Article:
Good Things Come in Small Packages – A Preemie Story.

They say all good things are worth waiting for.

But as I anxiously waited to enter the operating room while they prepared my wife for an emergency C-Section last July, all I could think about was how everyone had warned us about the risks of people over 35 having a first baby.

After twenty minutes that went by in a blur of doctors and beeping machines, we were able to sigh in relief as my wife made it through all right and little Louis let out his first glorious cries.

An intubated female premature infant born prem...

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Earlier that day, things didn’t look so good. During a routine trip to the doctor, my wife’s blood pressure was a little high, so as a precaution we were advised to go to the hospital to get a more precise reading. The doctor seemed relaxed, and so were we.

No big deal.

We took our time getting to the hospital. First we went home to get our insurance information. Then we stopped for some Thai food at a place the nurse had recommended: “You’ve got to try the coconut curry.” We ended up at the hospital a couple of hours later.

Once we arrived at the hospital, the doctors took my wife’s blood pressure and it was through the roof. She was diagnosed with severe preeclampsia. Specialists were called, and a group of doctors went into triage mode preparing for the emergency C-Section.

As the flurry of hospital activity happened around us, thoughts of all the risks for couples over 35 we had been warned about flashed through our heads. Increased chance of miscarriage, chromosomal abnormalities, Down Syndrome, gestational diabetes or severe high blood pressure during pregnancy.

It’s the last one that got us.

My wife’s blood pressure was so high, they called it severe preeclampsia, and she was at risk of having a stroke if immediate action weren’t taken.

And then, just as a nurse is about to inject my wife in the behind with some steroids to help the baby’s lungs to develop as much as possible before birth, an earthquake hits, shaking the building and ending any attempt on our parts to stay cool.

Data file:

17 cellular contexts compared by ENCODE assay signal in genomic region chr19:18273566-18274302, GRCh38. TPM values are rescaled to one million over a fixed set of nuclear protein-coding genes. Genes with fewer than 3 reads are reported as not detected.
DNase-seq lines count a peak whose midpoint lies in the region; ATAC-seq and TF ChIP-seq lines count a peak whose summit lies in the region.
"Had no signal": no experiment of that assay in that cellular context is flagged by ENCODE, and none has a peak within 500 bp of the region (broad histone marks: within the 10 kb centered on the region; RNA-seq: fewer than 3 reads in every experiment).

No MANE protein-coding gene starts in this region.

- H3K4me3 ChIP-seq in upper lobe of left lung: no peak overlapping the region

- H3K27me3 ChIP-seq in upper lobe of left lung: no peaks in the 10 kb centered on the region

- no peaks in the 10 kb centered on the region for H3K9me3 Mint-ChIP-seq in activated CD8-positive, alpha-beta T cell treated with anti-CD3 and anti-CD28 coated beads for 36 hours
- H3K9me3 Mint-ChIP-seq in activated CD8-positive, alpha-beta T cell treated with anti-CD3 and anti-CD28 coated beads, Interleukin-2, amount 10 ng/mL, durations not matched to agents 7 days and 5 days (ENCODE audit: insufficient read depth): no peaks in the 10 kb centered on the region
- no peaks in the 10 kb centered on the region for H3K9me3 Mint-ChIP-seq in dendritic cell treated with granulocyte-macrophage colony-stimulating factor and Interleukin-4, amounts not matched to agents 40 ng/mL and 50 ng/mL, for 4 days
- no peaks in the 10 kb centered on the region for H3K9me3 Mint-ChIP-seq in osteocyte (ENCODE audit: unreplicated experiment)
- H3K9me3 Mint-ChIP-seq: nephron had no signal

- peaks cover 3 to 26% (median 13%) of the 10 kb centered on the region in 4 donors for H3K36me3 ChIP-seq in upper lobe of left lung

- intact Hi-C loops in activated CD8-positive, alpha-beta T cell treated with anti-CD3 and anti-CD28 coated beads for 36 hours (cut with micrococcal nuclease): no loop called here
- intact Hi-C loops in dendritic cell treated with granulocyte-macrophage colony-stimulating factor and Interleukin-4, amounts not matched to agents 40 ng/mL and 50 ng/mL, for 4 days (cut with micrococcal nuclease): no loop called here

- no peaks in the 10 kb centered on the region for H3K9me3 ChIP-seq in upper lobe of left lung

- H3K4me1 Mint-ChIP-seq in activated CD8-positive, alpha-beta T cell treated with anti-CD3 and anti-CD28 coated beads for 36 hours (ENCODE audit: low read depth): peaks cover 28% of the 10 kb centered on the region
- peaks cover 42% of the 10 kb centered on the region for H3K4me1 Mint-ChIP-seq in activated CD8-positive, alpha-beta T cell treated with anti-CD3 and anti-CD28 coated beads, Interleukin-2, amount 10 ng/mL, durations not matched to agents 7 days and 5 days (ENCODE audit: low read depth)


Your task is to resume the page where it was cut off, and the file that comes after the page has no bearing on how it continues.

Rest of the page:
In the months of pregnancy we had considered the possibility that something like this could happen, but we were encouraged to go for it anyway because we’re both relatively healthy and anyway, don’t they say 40 is the new 20?

According to the American Society for Reproductive Medicine, one in five women in the U.S. now have their first child after 35. And look at all of the celebrities having babies later in life. Halle Berry had her first at 41, J-Lo had twins at 38, and Pablo Picasso famously fathered his last child well into his seventies.

When we finally got pregnant (we went the natural route, and it took us more than a year of trying), the excitement and suspense grew with every visit to the doctor. We immediately started to follow the list of advice our doctor gave us, including:

  • Regular doctor visits;
  • Prenatal vitamins;
  • A healthy diet and lots of sleep;
  • Avoiding the cat box to prevent toxoplasmosis; and
  • Absolutely no drinking or smoking.

Seven months later, the earth shook, our long wait was over, and we were the parents of a tough and tiny little boy weighing in at two pounds, 13 ounces. Our journey had begun, but little did we know that even more difficult challenges lied ahead.

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